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Eros, the Renaissance and advertising

Sunday, May 5th, 2019

[ by Charles Cameron — Dell ad challenges magic, Couliano shows advertising is magic (in the Renaissance sense) — intro to a series on TV commercials ]
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Continuing the series we began with Advertising series 01: Music..

Dell intro:

Dell Technologies, not having much historical insight into either magic or advertising, pits magic against tech and suggests that tech wins, hands down..

I take that as a personal affront..

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Ioan Couliano:

The late, esteemed scholar Ioan Couliano, in contrast to Dell, shows in his great book Eros and Magic in the Renaissance that magic, as practiced in the Renaissance, is precisely what advertising is up to today..

Renaissance magic, according to Couliano, was a scientifically plausible attempt to manipulate individuals and groups based on a knowledge of motivations, particularly erotic motivations. Its key principle was that everyone (and in a sense everything) could be influenced by appeal to sexual desire. In addition, the magician relied on a profound knowledge of the art of memory to manipulate the imaginations of his subjects. In these respects, Couliano suggests, magic is the precursor of the modern psychological and sociological sciences, and the magician is the distant ancestor of the psychoanalyst and the advertising and publicity agent.

That’s from the cover of Couliano‘s book, and the remainder of this post will track eros from simple erotic desire — mostly from the male perspective? — to the mystical ascent in response to the divine beloved..

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Desire, the universal lure:

The lure of the erotic will peel your money from your wallet in various skillful ways:

Sandals

What is love? Love is advertising. Love — didn’t the Beatles mention this? — is all you need.

Nugenix:

What is love? It is nod-nod, wink-wink..

You wanna go more overt still?

For that (beer) you’d best be in Rio..

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And then there’s the broader sense of desire:

Wanting it all:

But that’s just the desire for food — easily satisfied, even here in these United States..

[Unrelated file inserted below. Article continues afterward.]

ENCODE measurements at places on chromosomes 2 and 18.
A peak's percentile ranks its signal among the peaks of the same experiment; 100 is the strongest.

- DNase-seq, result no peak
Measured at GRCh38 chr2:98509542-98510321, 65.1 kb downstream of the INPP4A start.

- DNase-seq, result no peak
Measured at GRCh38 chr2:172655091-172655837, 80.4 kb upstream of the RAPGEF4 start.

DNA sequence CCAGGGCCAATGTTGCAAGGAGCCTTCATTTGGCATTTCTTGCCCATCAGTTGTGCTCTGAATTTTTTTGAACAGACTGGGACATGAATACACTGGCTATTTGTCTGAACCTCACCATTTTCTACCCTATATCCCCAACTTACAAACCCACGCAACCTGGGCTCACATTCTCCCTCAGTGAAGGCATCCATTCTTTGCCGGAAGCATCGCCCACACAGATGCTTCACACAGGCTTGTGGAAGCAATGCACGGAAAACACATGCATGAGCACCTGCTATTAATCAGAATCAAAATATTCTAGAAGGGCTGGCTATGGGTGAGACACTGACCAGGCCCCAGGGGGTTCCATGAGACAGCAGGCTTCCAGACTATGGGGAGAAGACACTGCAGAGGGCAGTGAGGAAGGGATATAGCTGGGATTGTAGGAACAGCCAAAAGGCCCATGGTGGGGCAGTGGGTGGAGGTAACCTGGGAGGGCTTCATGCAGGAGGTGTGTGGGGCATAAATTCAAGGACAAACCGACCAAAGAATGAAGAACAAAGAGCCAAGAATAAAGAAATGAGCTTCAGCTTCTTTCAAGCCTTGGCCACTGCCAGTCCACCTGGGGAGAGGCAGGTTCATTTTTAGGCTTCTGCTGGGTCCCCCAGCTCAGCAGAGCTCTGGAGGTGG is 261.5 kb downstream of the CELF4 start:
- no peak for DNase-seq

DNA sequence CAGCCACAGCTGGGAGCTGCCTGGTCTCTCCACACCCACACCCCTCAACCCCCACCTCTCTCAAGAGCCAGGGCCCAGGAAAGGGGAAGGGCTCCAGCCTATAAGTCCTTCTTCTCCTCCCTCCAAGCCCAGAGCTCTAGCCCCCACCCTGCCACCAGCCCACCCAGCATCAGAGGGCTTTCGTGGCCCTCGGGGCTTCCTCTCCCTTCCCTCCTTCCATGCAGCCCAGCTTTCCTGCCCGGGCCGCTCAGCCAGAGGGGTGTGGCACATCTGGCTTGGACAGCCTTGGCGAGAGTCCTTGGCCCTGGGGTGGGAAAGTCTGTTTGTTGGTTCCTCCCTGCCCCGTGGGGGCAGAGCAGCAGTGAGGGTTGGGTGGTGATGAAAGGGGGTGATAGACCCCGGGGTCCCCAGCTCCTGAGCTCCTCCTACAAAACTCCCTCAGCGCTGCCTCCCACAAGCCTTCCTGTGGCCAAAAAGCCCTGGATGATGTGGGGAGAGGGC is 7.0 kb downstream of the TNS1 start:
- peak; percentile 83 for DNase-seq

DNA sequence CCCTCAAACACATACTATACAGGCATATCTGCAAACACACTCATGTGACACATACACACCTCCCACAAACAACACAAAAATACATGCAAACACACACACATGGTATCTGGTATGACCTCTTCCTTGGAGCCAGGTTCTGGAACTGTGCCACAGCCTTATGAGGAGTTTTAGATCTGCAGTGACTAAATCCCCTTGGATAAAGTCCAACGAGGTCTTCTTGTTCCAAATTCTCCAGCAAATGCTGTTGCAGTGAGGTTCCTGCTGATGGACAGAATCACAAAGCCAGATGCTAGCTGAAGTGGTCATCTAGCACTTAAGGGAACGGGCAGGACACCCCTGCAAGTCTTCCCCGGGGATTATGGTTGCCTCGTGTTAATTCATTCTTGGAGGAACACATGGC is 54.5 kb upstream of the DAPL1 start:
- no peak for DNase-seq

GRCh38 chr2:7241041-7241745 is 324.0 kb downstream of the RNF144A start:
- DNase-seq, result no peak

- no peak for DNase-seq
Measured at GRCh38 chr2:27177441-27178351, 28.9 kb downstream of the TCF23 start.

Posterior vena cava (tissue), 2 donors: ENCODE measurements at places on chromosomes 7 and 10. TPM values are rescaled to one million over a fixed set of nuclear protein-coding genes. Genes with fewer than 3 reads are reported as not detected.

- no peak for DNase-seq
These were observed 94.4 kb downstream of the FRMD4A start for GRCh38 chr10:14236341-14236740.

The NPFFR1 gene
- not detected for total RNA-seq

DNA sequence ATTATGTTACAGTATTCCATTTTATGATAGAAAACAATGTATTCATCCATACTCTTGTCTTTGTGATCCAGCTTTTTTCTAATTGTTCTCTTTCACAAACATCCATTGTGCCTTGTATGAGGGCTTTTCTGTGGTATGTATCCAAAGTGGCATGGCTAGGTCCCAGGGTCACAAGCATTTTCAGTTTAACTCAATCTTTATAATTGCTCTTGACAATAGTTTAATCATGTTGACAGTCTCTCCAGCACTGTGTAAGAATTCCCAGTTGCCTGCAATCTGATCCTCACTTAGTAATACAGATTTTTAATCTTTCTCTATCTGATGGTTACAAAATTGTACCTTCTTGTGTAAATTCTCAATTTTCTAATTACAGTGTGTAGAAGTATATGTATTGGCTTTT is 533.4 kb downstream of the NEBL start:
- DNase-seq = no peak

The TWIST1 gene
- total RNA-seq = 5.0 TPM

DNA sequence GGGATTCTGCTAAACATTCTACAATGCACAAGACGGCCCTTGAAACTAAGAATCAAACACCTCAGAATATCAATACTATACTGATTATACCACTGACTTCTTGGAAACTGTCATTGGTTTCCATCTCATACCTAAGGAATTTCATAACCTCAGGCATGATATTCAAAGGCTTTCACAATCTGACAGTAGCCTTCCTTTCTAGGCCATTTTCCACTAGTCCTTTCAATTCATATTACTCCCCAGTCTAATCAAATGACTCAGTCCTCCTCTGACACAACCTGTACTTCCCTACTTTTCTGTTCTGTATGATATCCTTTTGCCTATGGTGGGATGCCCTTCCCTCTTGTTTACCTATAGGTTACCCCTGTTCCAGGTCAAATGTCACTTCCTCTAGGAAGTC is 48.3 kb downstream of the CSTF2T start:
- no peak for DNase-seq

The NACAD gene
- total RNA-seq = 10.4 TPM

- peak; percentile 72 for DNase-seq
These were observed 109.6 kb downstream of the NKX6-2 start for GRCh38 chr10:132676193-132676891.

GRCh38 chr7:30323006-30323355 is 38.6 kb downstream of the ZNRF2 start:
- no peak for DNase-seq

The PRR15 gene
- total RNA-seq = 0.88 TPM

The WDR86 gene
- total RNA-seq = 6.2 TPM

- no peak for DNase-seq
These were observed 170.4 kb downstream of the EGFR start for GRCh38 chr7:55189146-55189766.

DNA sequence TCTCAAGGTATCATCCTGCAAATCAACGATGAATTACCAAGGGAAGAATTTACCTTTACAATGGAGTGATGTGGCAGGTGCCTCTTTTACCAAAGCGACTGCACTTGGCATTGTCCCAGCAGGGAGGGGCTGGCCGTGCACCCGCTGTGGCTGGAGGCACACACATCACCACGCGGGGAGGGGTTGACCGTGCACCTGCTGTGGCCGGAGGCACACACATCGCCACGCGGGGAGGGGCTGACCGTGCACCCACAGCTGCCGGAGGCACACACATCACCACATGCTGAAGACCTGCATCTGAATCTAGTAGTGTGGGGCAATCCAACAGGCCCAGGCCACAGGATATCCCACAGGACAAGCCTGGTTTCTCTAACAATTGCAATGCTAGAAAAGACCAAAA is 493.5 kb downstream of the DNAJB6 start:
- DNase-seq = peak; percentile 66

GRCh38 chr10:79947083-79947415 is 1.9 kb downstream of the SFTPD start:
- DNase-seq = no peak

But wanting the world, in the cultural appropriation sense? That’s a more subtle desire, and Las Vegas aims to satisfy it by bringing analogs of Venice, the Pyramids, whatever, to a single easily accessible location:

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But wait..

All of these inevitably fall short of what interests me: the desire to be acquainted with the ludus globi or game of the world, which Couliano describes:

The ludus globi is the supreme mystical game, the game the Titans made Dionysus play in order to seize him and put him to death. From the ashes of the Titans struck down by the lightning of Zeus, arose mankind, a race guilty without having sinned because of the deicide of its ancestors. But, since the Titans had incorporated part of the god, men also inherited a spark from the murdered child, the divine child whose game is the metaphor of the ages: ?Aion is a child who plays checkers: the sovereignty of a child!

and the desire for the mystical ascent, not infrequently expressed in erotic terms:

In Mecca in 1201, he composes a Diwan dedicated to Nezam (Harmony), daughter of an Imam nobleman of Persian origin, Zahir ibn Rostam. Entitled The Interpreter of Burning Desires, the
Diwan’s prologue contains these intimate confessions:

Now this sheik had a daughter, a slender and willowy adolescent who attracted the attention of anyone who saw her, whose presence alone was the embellishment of public meetings and struck with amazement all who looked upon her. Her name was Nezam (Harmonia) and her surname ?Eye of the Sun and of Beauty” [?ayn al?Shams wa’Z-Baha? .[Scholarly and pious, with experience of the spiritual and mystical life, she personified the venerable antiquity of the Holy Land and the innocent youth of the prophet’s great city. The magic of her glance, the grace of her conversation, was so enchanting that if she happened to be prolix her speech was filled with references; if concise, a marvel of eloquence; holding forth on a subject, clear and lucid. . . . Were it not for petty minds eager for scandal and inclined to slander, I would here comment on the beauty that God lavished on her body as well as on her soul, which was a garden of generosity. .. .

Plato in The Symposium:

Love is simply the name for the desire and pursuit of the whole.

The Mercy, logic, the model digitized, the glass, the music survives

Sunday, April 21st, 2019

[ by Charles Cameron — logic, the arts, and technology offer an Easter, resurrection corrective, philosophically speaking, to the ruin of the cathedral of Notre Dame ]
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For the terrible fire that consumed so much of Notre Dame de Paris this week, grief is great. Here, I wish to recall some of the ways in which the essence of the great cathedral has been saved.

Above, Piero della Francesca‘s Madonna della Misericordia. Our Lady of Mercy, for whom the cathedral was named, continues to shelter us all..